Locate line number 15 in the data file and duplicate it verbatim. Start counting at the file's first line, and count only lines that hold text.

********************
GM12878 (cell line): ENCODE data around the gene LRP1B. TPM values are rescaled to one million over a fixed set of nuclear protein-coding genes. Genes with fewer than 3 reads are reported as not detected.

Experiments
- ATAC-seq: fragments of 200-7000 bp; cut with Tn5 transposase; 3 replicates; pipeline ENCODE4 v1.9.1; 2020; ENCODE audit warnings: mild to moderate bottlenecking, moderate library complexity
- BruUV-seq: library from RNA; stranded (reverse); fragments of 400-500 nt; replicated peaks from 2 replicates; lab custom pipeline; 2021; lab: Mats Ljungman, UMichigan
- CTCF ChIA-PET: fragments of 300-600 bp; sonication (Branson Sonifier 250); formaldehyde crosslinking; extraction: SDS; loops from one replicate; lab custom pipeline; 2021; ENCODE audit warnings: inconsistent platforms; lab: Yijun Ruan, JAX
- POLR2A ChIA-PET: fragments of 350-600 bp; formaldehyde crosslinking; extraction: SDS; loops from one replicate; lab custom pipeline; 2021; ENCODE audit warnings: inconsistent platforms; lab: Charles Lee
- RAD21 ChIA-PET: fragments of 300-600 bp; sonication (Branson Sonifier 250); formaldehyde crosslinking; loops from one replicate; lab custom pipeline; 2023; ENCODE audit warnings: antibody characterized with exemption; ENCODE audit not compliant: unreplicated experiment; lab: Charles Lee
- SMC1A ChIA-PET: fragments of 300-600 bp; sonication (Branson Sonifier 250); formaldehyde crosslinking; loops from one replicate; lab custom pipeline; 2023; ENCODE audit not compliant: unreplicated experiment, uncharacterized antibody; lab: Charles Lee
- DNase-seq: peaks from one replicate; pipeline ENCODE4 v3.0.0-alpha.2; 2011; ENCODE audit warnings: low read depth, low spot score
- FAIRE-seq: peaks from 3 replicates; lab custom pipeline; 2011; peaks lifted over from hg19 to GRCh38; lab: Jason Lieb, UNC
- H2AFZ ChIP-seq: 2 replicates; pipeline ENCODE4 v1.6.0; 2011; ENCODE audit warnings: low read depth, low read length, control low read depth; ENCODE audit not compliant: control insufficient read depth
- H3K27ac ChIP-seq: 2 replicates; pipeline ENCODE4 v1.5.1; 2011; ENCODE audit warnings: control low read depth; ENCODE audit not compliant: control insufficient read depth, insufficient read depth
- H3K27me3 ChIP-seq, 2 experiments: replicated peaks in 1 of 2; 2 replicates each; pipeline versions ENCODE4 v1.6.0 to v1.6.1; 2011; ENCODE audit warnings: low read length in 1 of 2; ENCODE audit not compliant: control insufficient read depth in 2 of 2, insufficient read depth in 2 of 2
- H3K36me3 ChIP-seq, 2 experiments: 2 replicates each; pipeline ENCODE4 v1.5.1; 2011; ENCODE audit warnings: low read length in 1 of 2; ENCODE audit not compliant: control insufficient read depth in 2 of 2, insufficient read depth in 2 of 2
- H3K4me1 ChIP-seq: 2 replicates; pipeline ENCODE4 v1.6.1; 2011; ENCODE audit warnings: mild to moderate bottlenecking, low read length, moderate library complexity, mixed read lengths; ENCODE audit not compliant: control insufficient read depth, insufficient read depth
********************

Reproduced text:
- H3K4me1 ChIP-seq: 2 replicates; pipeline ENCODE4 v1.6.1; 2011; ENCODE audit warnings: mild to moderate bottlenecking, low read length, moderate library complexity, mixed read lengths; ENCODE audit not compliant: control insufficient read depth, insufficient read depth